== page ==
Security Issues FAQ
Q: I've heard claims that Unicode poses
security issues. Is that right?
A: A common security issue is 'spoofing', the deliberate
misspelling of a domain or user name to trick unaware users into
entering an interaction with a hostile site as if it was a trusted site.
To be effective, spoofing can be very approximate, e.g. using the digit
'1' instead of the letter 'l'. The Unicode Standard contains many
"confusables," that is, characters whose glyphs, due to historical
derivation or sheer coincidence, resemble each other more or less
closely. Certain security-sensitive applications or systems may be
vulnerable due to possible misinterpretation of these confusables by
their users. [AF] & [DE]
Q: Is this a problem that is unique to
A: No, many legacy character sets, including ISO/IEC
8859-1, also contain confusables (albeit usually fewer of them) and
carry the same risks when it comes to spoofing.
[AF] & [DE]
Q: Why is it not simply possible to give
all characters that use the same glyph a single code?
A: Unicode encodes characters, not glyphs. By unifying an
encoding based strictly on appearance, many common text processing tasks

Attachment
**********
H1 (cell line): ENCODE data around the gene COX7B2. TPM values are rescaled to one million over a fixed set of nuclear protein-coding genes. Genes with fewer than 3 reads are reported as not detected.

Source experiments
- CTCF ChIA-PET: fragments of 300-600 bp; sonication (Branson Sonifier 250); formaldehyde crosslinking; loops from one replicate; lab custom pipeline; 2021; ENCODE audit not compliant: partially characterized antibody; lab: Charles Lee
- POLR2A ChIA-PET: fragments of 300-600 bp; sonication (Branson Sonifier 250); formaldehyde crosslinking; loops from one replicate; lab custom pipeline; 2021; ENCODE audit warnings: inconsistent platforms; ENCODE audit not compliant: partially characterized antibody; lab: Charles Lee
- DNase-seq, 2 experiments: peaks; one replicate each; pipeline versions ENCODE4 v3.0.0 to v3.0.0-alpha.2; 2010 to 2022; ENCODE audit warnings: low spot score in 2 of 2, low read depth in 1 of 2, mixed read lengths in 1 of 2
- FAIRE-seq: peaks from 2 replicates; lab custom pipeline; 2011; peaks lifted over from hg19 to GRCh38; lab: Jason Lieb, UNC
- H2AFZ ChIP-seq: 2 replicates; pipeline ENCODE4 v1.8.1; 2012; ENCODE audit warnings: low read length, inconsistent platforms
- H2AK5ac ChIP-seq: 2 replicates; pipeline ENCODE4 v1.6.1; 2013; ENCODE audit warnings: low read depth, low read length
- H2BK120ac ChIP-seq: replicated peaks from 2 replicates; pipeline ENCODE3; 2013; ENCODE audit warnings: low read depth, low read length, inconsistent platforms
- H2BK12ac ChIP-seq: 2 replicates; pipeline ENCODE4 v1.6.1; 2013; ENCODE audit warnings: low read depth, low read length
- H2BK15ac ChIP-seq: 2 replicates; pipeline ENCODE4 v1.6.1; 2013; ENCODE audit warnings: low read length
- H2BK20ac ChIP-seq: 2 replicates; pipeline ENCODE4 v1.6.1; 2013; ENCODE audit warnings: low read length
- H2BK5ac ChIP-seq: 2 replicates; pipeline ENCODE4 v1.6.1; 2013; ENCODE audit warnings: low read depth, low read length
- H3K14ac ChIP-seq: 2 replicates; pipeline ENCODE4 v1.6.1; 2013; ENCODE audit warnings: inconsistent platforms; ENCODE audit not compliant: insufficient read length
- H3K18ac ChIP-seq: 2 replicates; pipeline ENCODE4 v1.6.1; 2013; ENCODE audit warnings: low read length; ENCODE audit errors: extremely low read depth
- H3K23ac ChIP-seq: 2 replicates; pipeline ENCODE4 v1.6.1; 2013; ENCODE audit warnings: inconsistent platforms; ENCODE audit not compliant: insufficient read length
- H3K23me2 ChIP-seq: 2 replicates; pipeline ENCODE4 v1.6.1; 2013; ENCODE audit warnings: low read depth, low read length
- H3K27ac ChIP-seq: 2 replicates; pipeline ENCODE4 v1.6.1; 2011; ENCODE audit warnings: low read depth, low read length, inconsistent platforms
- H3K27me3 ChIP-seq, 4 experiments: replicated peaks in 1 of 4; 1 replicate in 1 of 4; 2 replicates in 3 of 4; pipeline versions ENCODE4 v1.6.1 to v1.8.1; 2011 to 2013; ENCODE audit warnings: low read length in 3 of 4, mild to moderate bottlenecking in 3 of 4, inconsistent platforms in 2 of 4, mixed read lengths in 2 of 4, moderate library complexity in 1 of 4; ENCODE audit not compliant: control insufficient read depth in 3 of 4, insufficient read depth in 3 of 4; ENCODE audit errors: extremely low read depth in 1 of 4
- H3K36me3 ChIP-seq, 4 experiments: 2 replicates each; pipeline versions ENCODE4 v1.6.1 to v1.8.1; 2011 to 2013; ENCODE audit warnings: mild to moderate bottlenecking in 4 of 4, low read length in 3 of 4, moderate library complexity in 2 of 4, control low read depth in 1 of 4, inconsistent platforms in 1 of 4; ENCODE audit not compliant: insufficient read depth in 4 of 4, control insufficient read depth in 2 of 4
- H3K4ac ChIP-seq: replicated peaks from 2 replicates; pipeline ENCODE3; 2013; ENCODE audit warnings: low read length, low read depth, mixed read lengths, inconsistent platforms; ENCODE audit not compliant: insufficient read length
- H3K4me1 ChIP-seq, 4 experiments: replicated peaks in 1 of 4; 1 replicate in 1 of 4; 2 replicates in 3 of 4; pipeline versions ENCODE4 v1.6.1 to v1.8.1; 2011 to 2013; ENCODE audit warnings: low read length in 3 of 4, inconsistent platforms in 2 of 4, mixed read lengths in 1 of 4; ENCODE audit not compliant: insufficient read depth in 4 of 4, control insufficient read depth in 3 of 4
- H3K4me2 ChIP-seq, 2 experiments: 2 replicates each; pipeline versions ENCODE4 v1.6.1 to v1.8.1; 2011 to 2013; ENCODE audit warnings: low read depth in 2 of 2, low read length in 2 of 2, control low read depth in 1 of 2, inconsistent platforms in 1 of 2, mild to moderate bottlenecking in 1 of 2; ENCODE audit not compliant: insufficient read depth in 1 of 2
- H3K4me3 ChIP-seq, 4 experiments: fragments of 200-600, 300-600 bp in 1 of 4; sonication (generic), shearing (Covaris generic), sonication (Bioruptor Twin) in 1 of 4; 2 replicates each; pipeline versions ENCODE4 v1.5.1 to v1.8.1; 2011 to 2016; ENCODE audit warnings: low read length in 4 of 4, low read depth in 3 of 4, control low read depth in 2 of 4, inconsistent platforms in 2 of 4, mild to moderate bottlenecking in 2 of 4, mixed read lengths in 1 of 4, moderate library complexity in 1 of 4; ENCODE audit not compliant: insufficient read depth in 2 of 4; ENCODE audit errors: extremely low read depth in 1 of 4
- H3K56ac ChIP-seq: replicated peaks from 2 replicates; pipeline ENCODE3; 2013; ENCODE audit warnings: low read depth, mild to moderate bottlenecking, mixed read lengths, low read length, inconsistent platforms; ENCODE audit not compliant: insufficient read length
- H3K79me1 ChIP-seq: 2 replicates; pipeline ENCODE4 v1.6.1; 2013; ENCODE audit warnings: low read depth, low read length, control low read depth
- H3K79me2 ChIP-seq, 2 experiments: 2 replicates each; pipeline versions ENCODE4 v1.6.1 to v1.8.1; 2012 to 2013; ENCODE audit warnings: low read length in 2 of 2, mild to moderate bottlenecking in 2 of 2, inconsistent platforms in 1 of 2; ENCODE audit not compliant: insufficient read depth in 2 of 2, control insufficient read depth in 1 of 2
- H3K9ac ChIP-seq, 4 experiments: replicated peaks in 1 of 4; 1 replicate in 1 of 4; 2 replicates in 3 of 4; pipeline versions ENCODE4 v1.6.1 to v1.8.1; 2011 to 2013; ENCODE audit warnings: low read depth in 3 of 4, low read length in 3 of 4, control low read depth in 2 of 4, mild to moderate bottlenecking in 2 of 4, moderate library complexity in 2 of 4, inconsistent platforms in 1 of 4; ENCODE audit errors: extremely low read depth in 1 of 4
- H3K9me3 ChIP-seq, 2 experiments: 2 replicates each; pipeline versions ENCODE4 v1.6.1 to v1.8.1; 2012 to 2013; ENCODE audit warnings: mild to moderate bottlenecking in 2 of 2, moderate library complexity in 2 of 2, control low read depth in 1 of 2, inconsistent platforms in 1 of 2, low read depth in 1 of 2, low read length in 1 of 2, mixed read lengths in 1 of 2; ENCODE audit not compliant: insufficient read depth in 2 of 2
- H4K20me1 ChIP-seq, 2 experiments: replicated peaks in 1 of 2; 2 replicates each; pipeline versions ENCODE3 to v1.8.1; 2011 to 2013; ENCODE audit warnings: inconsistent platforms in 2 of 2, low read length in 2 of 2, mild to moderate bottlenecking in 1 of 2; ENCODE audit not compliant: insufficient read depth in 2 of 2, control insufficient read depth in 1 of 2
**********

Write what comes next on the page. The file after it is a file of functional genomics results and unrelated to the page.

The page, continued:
would become convoluted or impossible. For example, Latin B and
Greek Beta (Β) look the same in most fonts, but lower-case to two
different letters, Latin b and Greek beta (β), which have very
distinct appearance. [AF] & [DE]
Q: Where can I find out more about security issues with Unicode and globalization software?
A: For general explanations of issues and recommended approaches, see UTR #36, Unicode Security Considerations.
For recommended mechanisms (and data for implementing them) for handling certain security issues, see UTS #39, Unicode Security Mechanisms
Q: Where can I find out about security issues connected with Internationalized Domain Names (IDNs)?
A: See the Internationalized Domain Names (IDN) FAQ and UTS #46, Unicode IDNA Compatibility Processing.